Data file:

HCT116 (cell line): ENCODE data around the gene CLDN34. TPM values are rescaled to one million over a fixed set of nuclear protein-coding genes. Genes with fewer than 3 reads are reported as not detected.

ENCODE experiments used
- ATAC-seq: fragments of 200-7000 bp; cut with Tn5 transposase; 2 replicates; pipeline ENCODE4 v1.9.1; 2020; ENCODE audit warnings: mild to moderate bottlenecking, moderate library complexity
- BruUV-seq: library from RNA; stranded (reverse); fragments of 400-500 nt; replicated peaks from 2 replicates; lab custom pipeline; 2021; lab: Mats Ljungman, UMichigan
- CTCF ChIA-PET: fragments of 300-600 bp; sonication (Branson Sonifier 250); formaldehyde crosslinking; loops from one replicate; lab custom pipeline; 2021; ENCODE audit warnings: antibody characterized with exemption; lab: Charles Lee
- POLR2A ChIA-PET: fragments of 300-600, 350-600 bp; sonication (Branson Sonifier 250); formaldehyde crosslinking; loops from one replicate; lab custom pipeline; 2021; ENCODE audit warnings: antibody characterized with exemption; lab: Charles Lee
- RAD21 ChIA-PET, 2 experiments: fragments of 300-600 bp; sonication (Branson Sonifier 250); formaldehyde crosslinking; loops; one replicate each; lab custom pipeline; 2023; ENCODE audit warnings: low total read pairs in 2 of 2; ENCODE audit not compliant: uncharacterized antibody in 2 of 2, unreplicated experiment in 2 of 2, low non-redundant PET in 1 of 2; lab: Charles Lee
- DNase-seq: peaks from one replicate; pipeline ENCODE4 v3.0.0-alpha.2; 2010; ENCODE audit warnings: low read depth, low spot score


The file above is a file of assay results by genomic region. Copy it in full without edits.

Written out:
HCT116 (cell line): ENCODE data around the gene CLDN34. TPM values are rescaled to one million over a fixed set of nuclear protein-coding genes. Genes with fewer than 3 reads are reported as not detected.

ENCODE experiments used
- ATAC-seq: fragments of 200-7000 bp; cut with Tn5 transposase; 2 replicates; pipeline ENCODE4 v1.9.1; 2020; ENCODE audit warnings: mild to moderate bottlenecking, moderate library complexity
- BruUV-seq: library from RNA; stranded (reverse); fragments of 400-500 nt; replicated peaks from 2 replicates; lab custom pipeline; 2021; lab: Mats Ljungman, UMichigan
- CTCF ChIA-PET: fragments of 300-600 bp; sonication (Branson Sonifier 250); formaldehyde crosslinking; loops from one replicate; lab custom pipeline; 2021; ENCODE audit warnings: antibody characterized with exemption; lab: Charles Lee
- POLR2A ChIA-PET: fragments of 300-600, 350-600 bp; sonication (Branson Sonifier 250); formaldehyde crosslinking; loops from one replicate; lab custom pipeline; 2021; ENCODE audit warnings: antibody characterized with exemption; lab: Charles Lee
- RAD21 ChIA-PET, 2 experiments: fragments of 300-600 bp; sonication (Branson Sonifier 250); formaldehyde crosslinking; loops; one replicate each; lab custom pipeline; 2023; ENCODE audit warnings: low total read pairs in 2 of 2; ENCODE audit not compliant: uncharacterized antibody in 2 of 2, unreplicated experiment in 2 of 2, low non-redundant PET in 1 of 2; lab: Charles Lee
- DNase-seq: peaks from one replicate; pipeline ENCODE4 v3.0.0-alpha.2; 2010; ENCODE audit warnings: low read depth, low spot score